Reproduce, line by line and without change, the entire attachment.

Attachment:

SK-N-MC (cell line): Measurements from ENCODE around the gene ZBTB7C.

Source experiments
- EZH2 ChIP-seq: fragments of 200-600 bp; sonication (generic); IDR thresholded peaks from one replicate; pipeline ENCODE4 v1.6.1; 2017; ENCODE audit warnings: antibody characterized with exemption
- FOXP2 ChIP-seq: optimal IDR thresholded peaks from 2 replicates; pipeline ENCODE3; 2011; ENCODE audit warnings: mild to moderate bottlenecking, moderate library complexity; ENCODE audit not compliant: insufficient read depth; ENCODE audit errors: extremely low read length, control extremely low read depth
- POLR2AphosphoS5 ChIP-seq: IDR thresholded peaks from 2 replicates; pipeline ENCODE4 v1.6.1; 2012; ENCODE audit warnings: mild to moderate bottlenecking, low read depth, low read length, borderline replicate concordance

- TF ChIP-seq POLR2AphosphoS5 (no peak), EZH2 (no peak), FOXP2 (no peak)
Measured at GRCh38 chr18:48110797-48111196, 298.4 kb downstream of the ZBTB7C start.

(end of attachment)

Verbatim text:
SK-N-MC (cell line): Measurements from ENCODE around the gene ZBTB7C.

Source experiments
- EZH2 ChIP-seq: fragments of 200-600 bp; sonication (generic); IDR thresholded peaks from one replicate; pipeline ENCODE4 v1.6.1; 2017; ENCODE audit warnings: antibody characterized with exemption
- FOXP2 ChIP-seq: optimal IDR thresholded peaks from 2 replicates; pipeline ENCODE3; 2011; ENCODE audit warnings: mild to moderate bottlenecking, moderate library complexity; ENCODE audit not compliant: insufficient read depth; ENCODE audit errors: extremely low read length, control extremely low read depth
- POLR2AphosphoS5 ChIP-seq: IDR thresholded peaks from 2 replicates; pipeline ENCODE4 v1.6.1; 2012; ENCODE audit warnings: mild to moderate bottlenecking, low read depth, low read length, borderline replicate concordance

- TF ChIP-seq POLR2AphosphoS5 (no peak), EZH2 (no peak), FOXP2 (no peak)
Measured at GRCh38 chr18:48110797-48111196, 298.4 kb downstream of the ZBTB7C start.